NEW YORK (TheStreet) -A legal battle between Bank of America (BAC) and MBIA (MBI) has negative implications for creditors of both companies, according to a report published Monday by Moody's Investors Service.
MBIA wants to tear up some $6 billion in insurance it wrote for Bank of America, arguing it was based on misrepresentations made by the bank's Countrywide Financial mortgage unit in the runup to the 2008 subprime crisis. Bank of America has countered by challenging MBIA's efforts to legally separate its MBIA Insurance Corp. unit, which wrote the subprime mortgage guarantees, from its healthier municipal insurance business, called National Public Finance Guarantee Corporation.
In the latest salvoes between the two companies, MBIA has attempted to amend the terms of certain of its bonds to prevent a potential default by MBIA Insurance from causing a cross-default by the parent company, requiring it to accelerate all its bond payments. Bank of America is attempting to block this maneuver, by offering to buy up the relevant MBIA bonds for $330 million, versus their previous market value of $200 million, according to Moody's.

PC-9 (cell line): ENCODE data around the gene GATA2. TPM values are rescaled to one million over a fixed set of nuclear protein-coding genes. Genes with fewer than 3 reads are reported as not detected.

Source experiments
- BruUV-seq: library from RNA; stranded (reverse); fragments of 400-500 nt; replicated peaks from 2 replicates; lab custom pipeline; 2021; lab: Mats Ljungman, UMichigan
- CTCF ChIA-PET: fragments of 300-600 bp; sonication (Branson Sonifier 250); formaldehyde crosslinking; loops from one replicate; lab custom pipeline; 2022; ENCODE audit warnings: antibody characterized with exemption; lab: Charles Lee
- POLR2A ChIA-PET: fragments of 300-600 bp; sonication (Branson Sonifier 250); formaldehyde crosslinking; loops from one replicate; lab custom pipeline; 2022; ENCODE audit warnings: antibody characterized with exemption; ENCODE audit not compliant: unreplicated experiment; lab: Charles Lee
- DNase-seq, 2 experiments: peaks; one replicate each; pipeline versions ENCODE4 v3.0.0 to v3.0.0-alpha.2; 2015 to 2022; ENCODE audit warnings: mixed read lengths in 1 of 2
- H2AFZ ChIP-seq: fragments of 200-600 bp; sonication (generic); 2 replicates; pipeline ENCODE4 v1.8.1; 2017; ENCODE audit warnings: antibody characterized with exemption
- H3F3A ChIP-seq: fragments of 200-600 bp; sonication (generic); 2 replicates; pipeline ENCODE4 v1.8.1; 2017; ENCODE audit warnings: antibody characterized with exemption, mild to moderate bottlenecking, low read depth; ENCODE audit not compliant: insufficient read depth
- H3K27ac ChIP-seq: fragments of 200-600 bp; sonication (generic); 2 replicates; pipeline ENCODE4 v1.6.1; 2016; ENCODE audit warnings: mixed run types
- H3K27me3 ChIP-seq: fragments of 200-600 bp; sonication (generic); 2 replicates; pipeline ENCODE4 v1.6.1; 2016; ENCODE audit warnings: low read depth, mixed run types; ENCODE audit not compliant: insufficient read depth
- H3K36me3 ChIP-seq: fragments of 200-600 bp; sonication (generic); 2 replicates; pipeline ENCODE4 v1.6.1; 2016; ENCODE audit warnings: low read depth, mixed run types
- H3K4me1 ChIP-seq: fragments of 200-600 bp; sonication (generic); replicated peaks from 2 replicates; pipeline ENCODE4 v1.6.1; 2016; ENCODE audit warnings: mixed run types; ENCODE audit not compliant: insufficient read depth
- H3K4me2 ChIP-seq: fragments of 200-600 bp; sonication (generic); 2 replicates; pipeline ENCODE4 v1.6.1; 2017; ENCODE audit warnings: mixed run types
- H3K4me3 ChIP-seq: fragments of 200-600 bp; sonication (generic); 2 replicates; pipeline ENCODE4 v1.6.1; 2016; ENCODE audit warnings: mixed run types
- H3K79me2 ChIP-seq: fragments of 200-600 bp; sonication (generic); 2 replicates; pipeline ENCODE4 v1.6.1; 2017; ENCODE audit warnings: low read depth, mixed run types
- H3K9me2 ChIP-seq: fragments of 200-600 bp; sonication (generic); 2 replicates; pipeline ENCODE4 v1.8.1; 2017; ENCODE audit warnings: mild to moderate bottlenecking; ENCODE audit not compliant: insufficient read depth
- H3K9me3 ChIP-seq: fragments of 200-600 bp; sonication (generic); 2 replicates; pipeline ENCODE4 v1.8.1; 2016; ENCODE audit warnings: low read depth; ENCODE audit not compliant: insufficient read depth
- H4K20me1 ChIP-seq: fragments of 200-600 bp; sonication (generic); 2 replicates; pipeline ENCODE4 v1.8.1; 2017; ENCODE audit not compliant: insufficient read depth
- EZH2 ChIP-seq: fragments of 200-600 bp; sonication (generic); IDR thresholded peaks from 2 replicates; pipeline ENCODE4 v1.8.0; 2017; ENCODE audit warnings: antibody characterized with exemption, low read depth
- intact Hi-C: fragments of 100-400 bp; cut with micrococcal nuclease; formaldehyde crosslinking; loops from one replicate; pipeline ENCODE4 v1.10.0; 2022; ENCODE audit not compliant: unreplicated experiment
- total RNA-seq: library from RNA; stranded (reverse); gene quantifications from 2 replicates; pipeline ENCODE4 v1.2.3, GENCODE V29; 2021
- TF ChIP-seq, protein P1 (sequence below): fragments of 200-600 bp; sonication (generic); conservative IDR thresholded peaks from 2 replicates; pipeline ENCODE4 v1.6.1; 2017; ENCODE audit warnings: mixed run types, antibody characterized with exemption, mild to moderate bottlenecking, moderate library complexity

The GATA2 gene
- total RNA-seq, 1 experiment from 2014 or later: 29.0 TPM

The Bank of America offer is negative for Bank of America bondholders because it exposes the bank to additional credit risk from MBIA, according to Moody's. On the other hand, Moody's observes that Bank of America creditors would ultimately benefit from Bank of America's strategy if it forces MBIA into accepting a smaller settlement from Bank of America over the subprime mortgage insurance dispute.MBIA creditors, meanwhile, would be negatively impacted if Bank of America succeeds in blocking the company's move to isolate credit risk at MBIA Insurance. That's because MBIA's parent company, and its healthier municipal bond insurance unit would be exposed to a default by MBIA Insurance. Further, it might lead to a smaller settlement, which would hurt capital and liquidity at MBIA Insurance, according to Moody's. Despite the Moody's report, shares of both Bank of America, which got an upgrade from Stifel Nicolaus and MBIA were higher in early trading on Monday. -- Written by Dan Freed in New York. Follow @dan_freed
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